On Oct. 18, unknown assailants targeted a Berlin synagogue with Molotov cocktails, while rioters in Tunisia burned down the historic El Hamma synagogue. Berlin police reported that two unidentified persons threw the Molotov cocktails at the Kahal Adass Jisroel synagogue in the center of the city. No casualties or significant property damage were reported. German Chancellor Olaf Scholz condemned the attack and promised to protect the country's Jewish communities, saying, "Anti-Semitism has no place in Germany." He also noted in later comments that the legacy of the Holocaust means Germany must be extra vigilant. The Kahal Adass Jisroel community was resolute, with the synagogue's chairperson saying, "We will live on, we will be strong, we will stay."
Amnesty International condemned a new migration agreement between the European Union and Tunisia on July 17, saying it makes the EU "complicit in the suffering that will inevitably result" from what represents a "dangerous expansion" of failed policies. The deal, signed the previous day, commits the EU to providing financial support to Tunisia to deter Europe-bound migration. The EU is to provide €105 million (around $120 million) in aid to combat irregular immigration, contingent on approval by the International Monetary Fund (IMF).
Hundreds of Black African migrants were rounded up from the Tunisian port city of Sfax, expelled across the country's border with Libya and left stranded in the desert last week, sparking street protests by the large community of migrants waiting in the city. According to reports, some managed to escape back to the Tunisian side after being confronted by Libyan militiamen, but the fate of all those expelled has still not been accounted for. The expulsions came after mobs attacked Black Africans in Sfax following the funeral of a Tunisian man who was stabbed to death in an altercation with migrants. Tensions have been rising for months in Tunisia, which has seen a sharp increase in people attempting to cross the Mediterranean from its shores this year. (TNH, AfricaNews, Jurist)
The number of asylum seekers and migrants crossing the Mediterranean to reach Italy has surged this year, according to EU officials. More than 56,000 people have made the journey–almost double the total over the same period last year. The increase prompted Italy's government to declare a six-month state of emergency in April, in part to address overcrowding at a center for those who arrive on the Italian island of Lampedusa.
The UN migration agency reported June 13 that 2022 was the deadliest year yet for migrants crossing from the Middle East and North Africa (MENA) into Europe. According to the report from the International Organization for Migration's Missing Migrants Project, a record number of 3,800 people died along these migratory routes last year. The report underscored the urgent need for action to improve the safety and protection of migrants. The data, though recognized as undercounted due to the challenges in collecting information, sheds light on the magnitude of the problem. The recorded deaths in 2022 represent an 11% increase from the previous year.
Libyan politicians have wrapped up nearly three weeks of talks in Morocco meant to set a framework for the country's long-delayed elections. Back at home, the country's rival sides were cracking down hard on migrants and refugees. The Tripoli-based Government of National Unity has been using armed drones to target what it says are migrant traffickers bringing people in from Tunisia. In eastern Libya, authorities have reportedly rounded up between 4,000 and 6,000 Egyptian migrants, deporting some to Egypt and holding others in a customs hangar near the border. Some suspect that this has been driven by domestic and international political calculations by Gen. Khalifa Haftar, leader of the Libyan National Army that controls much of eastern Libya.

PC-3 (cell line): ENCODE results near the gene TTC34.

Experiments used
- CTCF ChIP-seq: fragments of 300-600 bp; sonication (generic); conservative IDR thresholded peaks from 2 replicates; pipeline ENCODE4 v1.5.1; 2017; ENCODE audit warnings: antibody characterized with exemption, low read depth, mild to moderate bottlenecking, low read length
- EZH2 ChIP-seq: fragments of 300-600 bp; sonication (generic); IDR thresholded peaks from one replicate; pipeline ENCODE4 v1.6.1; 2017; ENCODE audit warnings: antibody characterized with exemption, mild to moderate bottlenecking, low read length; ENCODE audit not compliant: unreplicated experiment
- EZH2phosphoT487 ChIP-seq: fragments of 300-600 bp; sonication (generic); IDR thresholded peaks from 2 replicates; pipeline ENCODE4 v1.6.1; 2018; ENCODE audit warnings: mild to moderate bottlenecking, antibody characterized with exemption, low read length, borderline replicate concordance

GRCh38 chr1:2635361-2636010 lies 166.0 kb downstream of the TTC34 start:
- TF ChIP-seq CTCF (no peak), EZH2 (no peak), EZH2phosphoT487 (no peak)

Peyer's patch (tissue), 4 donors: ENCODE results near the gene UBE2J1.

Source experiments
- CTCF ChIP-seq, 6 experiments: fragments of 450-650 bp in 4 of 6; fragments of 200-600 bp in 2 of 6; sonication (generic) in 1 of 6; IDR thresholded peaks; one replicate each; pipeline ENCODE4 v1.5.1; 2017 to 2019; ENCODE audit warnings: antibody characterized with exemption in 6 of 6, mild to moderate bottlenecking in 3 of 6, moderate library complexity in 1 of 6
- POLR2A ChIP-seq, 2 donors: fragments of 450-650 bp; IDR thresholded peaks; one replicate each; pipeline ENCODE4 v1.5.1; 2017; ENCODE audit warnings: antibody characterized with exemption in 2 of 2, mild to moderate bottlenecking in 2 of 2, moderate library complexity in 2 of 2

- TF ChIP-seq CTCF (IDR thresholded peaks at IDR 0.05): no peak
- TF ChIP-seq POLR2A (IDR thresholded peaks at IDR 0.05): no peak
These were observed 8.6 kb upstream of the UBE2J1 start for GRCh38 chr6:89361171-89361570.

Amid deadly Israeli air-raids on Gaza, a terror attack targets the ancient Ghriba Synagogue in Djerba, Tunisia. The attack came as Jews from throughout the Mediterranean world gathered at Ghriba in the annual pilgrimage for the Lag B'Omer festival. In Episode 173 of the CounterVortex podcast, Bill Weinberg recalls how the Jews of Djerba have been repeatedly targeted over the past generation, with this latest attack coming in the context of a reconsolidating dictatorship in Tunisia and a harsh crackdown on the opposition. Yet the Tunisian Jews continue to resist Zionist pressure to emigrate to Israel, instead embracing their North African indigeneity. This embrace is overwhelmingly returned by the country's Arab and Muslim majority, in repudiation of extremists who would target Tunisian Jews to avenge Israeli crimes. Prominent Tunisians were among the Muslims who sheltered Jews during the World War II Axis occupation of North Africa. Listen on SoundCloud or via Patreon.
Amnesty International on March 10 called on Tunisia to put an immediate end to racist and xenophobic attacks targeting Black African migrants. The violence began in early February and was exacerbated by a racially-charged speech by President Kais Saied at a National Security Council meeting on Feb. 21. President Saied said that "hordes of irregular migrants from Sub-Saharan Africa" had come to Tunisia, "with all the violence, crime, and unacceptable practices that entails." He said this was an "unnatural" situation and part of a criminal plan designed to "change the demographic make-up" and turn Tunisia into "just another African country that doesn't belong to the Arab and Islamic nations any more."